Les avocats nord-africains saluent les opportunités de formation offertes par la Facilité africaine de soutien juridique et l’Association panafricaine des avocats

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North African Lawyers have commended the African Legal Support Facility (ALSF) and the Pan African Lawyers Union’s (PALU) recent capacity-building seminar, noting that “it opens new horizons for us.” The lawyers participated in the seminar which took place from January 24 to 26, 2012 in Tunis.

Reacting to the outcomes, they expressed their appreciation of the opportunity the training programme has offered them, with regards to sensitive clauses in international contracts, project finance and alternative methods of dispute resolution. The lawyers were also interested in presentations on Vulture Funds and expressed the need to have national legislation against them.  “We have reached a milestone in our corporation’s life and I am glad we have taken great advantage of our complementarity with our counterparts from Sub-Sahara Africa,” Tunis Bar president, Chawki Tabib said.

For his part, Walid Shaker Hegazy, managing partner, Hegazy & Associates affirmed: “The seminar has provided us with opportunity to advance in our profession.” He also said: “Most of us here now have a better understanding of the African Development Bank’s operations.”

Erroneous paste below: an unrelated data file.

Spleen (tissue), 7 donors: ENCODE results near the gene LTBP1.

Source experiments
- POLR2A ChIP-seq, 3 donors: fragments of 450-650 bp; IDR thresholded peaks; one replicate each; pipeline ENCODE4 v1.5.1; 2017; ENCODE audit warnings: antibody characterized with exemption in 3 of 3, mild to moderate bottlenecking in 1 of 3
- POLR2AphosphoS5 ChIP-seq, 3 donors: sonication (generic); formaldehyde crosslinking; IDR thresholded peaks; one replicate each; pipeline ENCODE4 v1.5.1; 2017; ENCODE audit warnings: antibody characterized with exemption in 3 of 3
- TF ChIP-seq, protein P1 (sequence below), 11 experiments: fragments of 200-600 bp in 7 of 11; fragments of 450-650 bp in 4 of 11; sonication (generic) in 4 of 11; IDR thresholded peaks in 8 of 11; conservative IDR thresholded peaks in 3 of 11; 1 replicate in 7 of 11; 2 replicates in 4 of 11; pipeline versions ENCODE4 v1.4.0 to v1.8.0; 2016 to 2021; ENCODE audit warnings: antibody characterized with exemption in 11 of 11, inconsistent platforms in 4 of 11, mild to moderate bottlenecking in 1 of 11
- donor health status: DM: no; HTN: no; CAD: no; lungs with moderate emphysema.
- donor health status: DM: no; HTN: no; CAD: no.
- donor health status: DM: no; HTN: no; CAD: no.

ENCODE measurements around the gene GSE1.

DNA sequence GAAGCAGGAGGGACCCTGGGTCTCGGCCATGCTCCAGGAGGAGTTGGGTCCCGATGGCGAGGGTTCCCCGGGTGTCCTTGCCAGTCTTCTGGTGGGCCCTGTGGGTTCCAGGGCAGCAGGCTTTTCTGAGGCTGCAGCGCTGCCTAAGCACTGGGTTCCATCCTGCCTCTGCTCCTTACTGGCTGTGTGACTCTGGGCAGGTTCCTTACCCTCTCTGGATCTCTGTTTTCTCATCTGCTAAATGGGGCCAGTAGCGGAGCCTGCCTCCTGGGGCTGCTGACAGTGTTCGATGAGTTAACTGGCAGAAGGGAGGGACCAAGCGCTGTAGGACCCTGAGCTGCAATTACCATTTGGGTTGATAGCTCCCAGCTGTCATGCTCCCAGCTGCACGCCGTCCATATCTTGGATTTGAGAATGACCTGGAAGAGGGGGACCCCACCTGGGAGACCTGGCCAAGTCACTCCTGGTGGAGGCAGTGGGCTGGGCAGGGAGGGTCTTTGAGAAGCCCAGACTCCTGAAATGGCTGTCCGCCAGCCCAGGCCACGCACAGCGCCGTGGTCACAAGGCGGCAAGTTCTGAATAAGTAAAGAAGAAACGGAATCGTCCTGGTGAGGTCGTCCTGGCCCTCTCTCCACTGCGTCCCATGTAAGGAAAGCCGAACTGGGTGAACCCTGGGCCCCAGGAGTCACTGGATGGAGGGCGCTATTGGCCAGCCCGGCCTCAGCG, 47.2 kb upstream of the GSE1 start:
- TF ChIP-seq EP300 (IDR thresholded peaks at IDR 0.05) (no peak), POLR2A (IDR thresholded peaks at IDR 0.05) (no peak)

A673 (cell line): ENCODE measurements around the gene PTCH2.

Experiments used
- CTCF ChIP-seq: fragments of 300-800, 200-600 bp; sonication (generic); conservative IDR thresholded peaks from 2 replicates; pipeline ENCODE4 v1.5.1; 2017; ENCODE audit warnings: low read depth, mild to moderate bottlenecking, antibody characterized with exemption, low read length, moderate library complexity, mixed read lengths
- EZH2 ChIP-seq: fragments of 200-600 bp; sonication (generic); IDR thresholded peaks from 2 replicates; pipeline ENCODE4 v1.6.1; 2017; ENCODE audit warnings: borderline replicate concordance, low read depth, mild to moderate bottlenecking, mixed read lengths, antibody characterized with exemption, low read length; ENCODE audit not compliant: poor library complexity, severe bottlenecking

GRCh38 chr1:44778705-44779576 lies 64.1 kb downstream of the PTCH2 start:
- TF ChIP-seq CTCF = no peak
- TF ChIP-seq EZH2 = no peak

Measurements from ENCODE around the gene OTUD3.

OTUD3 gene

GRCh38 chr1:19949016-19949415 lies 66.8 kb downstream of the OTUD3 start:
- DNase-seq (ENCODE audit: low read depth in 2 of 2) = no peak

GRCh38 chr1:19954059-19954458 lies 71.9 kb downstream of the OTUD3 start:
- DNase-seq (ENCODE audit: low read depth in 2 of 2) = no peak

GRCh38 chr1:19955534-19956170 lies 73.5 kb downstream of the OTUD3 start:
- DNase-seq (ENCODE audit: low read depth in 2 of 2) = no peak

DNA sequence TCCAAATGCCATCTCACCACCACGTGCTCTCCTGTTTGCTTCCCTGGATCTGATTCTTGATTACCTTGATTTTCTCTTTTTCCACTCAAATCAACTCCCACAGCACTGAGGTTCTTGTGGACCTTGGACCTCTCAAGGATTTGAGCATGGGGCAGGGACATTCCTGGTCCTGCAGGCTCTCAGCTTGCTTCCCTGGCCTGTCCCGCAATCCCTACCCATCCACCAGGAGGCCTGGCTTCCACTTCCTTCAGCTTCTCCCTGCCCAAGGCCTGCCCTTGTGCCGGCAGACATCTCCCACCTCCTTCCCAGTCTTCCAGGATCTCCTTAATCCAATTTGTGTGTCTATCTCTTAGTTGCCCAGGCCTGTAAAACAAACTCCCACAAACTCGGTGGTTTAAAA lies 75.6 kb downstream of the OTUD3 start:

The Tunisian government legal adviser in the Prime Minister’s office, Houda Nefzaoui Mimouni, also said: “This kind of meetings between government and private practitioners, key donors such as the African Development Bank, the Islamic Development Bank and law experts, take place only once in a blue moon.”  

The lawyers however expressed the need for such training to continue, to give them full ownership of what they have learnt during the seminar.

ALSF and PALU welcomed the fact that the six countries invited were well represented (an average of five participants per country) by legal practitioners from public and private sectors.

Launched in 2009, the ALSF was initiated by the African Development Bank (AfDB) at a time when “vulture funds” were expanding. At the end of 2007, half of the Highly Indebted Poor Countries surveyed by the International Monetary Fund were facing litigation. The mission of the Facility is to provide African countries and highly indebted countries in particular, with access to legal advice for the resolution of commercial litigation as well as rectification of the asymmetry of negotiating capabilities.

PALU’s mission is to work towards the development of the law and legal profession, the rule of law, human rights and socio-economic developments in Africa, including through supporting the continent’s integration. PALU is a consortium of all national Bar Associations in Africa.

As part of their continuing efforts to strengthen law systems across the entire continent, ALSF and PALU plan to organize similar seminars in all African countries, to create a truly regional dissemination, and knowledge-sharing system.